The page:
Forging forgiveness after genocide
After civil war, what do you do with the soldiers?
Walking through downtown Kigali, it’s hard not to notice how well the locals carry themselves. Most are sharply dressed, have perfect posture, and wield near-blinding smiles. Billboards for Heineken and Guinness line the streets filled with stores selling the latest smartphones. In the background, Rwanda’s picturesque hills seem to roll on forever.
It’s hard to imagine that this modern city was the epicenter of a genocide that claimed 800,000 lives in 100 days.
Historians tend to remember the Rwandan genocide as the result of racist colonial policies that purposefully created division between the Hutu and Tutsi ethnic groups. In April of 1994, hardline Hutu militias and government soldiers, armed primarily with machetes and AK-47’s, began to systematically slaughter Tutsis and moderate Hutus.
The international community failed to intervene.
In the end, three fourths of Rwanda’s Tutsi population was dead. No words are strong enough to describe the inhumanities that took place during that time.
However, while many tend to make the Rwandan genocide synonymous with the Rwandan identity, an identity that must forever bear some irreparable tear in its social fabric, many Rwandans see it differently.
Today, the realities of the killings are still remembered, respected, and honored, but Rwandans also see the genocide as the pivotal moment that allowed them to reject ethnic divisionism and focus on national unity and reconciliation. The best proof of this is the way in which they chose to handle their ex-combatants.
In the years following the genocide, there were tens of thousands of ex-soldiers from opposing sides of the genocide. There were ex-FAR from the old Hutu government, ex-RPA from the Tutsi rebels credited with ending the genocide, and an increasing number of returnees from armed groups that had formed in the Congo. The leader of the RPA, Paul Kagame, had just assumed the presidency.
The new Tutsi-led government could have come to power and immediately taken vengeance on the Hutu soldiers who were complicit in the genocide. Instead Kagame’s new government did the opposite.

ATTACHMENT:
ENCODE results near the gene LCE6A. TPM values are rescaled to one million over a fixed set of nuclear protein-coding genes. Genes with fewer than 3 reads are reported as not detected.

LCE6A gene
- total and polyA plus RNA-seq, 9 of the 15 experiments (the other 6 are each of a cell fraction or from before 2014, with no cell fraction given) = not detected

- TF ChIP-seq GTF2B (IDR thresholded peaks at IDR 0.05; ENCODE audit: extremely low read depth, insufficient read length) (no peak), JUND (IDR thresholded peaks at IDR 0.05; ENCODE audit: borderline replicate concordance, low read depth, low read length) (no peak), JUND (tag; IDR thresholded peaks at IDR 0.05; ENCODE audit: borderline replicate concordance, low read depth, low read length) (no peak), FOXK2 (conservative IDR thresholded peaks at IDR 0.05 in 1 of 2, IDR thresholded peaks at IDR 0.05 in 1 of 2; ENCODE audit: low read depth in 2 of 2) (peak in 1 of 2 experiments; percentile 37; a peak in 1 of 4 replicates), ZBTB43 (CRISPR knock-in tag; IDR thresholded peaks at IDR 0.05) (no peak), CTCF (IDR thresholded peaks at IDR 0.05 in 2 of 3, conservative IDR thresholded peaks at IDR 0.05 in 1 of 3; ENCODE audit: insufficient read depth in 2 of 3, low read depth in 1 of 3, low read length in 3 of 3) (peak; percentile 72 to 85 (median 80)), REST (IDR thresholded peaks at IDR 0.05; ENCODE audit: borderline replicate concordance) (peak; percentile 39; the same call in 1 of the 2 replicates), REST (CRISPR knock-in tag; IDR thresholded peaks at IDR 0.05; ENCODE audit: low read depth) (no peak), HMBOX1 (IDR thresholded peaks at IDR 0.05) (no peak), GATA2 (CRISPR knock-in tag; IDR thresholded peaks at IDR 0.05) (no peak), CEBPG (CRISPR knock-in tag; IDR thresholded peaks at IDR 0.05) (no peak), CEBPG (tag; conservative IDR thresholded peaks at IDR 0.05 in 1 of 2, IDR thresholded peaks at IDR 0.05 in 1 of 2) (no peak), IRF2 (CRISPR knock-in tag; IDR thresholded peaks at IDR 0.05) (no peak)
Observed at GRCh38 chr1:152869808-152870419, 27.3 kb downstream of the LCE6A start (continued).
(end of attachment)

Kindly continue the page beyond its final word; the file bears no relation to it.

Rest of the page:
In 1997, the government founded the Rwanda Demobilization and Reintegration Commission (RDRC) to bring the old soldiers on both sides of the conflict back into civilian life.
The RDRC oversees a process called disarmament, demobilization, and reintegration (DDR), where a soldier voluntarily gives up his or her weapons, goes to a demobilization camp for sensitization trainings, and then begins their reintegration into society.
The majority of Rwandan ex-combatants, many who fought together, and many who fought each other, go through the steps of DDR together.
While the disarmament and demobilization phases are largely standardized, the RDRC has done its best to ensure that the final and most critical phase, reintegration, is done right.
The largest barriers to successful reintegration for ex-combatants are often a lack of formal education or skills. To counter this, the RDRC provides many ex-combatants with free education or jobs training so they are able to return to their communities with marketable skills and become self-sufficient. For those who are mentally or physically disabled, the RDRC offers personalized support and in many cases builds houses for them.
Disabled ex-combatants pose with a group of Rwandan students who raised funds to help them.
As a result of the DDR process, there are many Rwandan co-operative businesses run almost entirely by ex-combatants. Home Guards, a private security co-operative, is composed of ex-combatants from the RPA, FAR, and even the FDLR, a splinter group of Hutu fundamentalists that fled to Congo and still launch attacks on Rwanda today.
Home Guards is a microcosm of Rwanda's success in DDR, and a testament to how well reconciliation efforts have worked. There are probably few places in the world where one could take ex-combatants from opposing groups, give them guns again, and have them become trusted members of their communities that stop petty crime on a regular basis. In Rwanda, this is a reality.
It is easy to harp on the horrors of genocide when talking about Rwanda, but the nation also serves as an exceptional example of resilience and hope. Particularly important today when it feels like conflict is omnipresent.
Policies rooted in compassion and forgiveness, along with people willing to participate in them, have allowed Rwandans to enjoy peace and socioeconomic progress for over 20 years. Here’s to hoping the world learns a thing or two from them.